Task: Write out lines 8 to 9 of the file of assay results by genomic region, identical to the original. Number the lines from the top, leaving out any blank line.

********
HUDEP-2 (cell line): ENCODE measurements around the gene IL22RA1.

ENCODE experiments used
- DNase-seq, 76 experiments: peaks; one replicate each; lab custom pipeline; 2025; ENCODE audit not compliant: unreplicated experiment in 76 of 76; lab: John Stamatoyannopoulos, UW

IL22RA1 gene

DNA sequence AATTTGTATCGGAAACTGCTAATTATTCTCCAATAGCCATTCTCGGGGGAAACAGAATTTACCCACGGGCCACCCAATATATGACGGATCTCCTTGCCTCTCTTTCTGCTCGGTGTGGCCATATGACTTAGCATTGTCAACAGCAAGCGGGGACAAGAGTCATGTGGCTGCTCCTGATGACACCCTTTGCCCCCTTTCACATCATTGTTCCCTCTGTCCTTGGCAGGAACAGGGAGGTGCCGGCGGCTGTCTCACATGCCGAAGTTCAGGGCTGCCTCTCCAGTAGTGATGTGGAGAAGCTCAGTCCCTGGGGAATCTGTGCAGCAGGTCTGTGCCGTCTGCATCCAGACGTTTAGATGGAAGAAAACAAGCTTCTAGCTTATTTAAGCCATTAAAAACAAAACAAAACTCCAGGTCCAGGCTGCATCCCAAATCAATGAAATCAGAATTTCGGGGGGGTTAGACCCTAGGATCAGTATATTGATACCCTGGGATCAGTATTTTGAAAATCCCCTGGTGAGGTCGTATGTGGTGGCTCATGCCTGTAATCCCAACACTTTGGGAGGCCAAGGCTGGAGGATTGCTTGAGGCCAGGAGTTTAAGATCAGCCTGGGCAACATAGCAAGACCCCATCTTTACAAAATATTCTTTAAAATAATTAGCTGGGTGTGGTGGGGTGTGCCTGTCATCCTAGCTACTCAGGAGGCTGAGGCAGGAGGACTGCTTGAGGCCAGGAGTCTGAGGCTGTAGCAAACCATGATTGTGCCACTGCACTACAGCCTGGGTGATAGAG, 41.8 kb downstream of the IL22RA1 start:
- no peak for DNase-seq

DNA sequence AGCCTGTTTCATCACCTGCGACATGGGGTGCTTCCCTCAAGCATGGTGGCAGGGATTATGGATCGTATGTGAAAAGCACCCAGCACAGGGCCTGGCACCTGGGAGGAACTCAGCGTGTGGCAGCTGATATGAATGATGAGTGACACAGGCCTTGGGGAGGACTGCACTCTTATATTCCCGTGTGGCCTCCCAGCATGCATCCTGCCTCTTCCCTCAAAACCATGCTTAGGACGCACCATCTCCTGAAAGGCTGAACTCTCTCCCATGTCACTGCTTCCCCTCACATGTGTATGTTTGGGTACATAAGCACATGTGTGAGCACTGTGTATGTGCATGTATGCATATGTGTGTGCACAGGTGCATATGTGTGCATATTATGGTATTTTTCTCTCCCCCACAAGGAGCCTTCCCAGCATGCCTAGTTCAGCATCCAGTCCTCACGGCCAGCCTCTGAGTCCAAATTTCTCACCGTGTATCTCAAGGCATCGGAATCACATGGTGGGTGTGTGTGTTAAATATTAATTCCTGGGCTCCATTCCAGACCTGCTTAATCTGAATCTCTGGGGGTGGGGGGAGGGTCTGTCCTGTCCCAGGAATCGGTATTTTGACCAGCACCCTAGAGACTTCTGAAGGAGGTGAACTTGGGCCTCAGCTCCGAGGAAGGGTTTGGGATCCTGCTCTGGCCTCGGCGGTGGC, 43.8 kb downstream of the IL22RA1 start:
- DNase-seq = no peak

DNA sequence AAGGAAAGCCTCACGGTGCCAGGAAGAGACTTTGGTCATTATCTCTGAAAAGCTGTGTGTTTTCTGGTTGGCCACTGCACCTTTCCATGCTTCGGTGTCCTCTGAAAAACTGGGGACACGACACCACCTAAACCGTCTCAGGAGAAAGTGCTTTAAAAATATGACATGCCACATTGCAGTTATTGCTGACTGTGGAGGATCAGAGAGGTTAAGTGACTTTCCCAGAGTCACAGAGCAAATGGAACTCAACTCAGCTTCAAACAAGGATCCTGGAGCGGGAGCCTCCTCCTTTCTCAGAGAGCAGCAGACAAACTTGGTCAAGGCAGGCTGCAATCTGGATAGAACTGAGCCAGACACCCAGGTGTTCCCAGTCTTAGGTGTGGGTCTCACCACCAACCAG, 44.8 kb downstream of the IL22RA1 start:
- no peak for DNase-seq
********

- DNase-seq = no peak

DNA sequence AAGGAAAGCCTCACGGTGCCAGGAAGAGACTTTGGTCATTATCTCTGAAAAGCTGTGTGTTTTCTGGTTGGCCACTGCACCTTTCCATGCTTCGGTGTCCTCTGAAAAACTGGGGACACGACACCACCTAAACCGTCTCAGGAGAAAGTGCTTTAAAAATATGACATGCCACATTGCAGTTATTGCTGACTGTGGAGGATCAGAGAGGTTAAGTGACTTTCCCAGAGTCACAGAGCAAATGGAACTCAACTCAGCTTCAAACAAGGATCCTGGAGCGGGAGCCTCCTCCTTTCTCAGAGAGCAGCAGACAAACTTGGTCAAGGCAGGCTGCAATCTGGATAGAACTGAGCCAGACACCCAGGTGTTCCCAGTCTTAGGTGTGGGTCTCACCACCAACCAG, 44.8 kb downstream of the IL22RA1 start: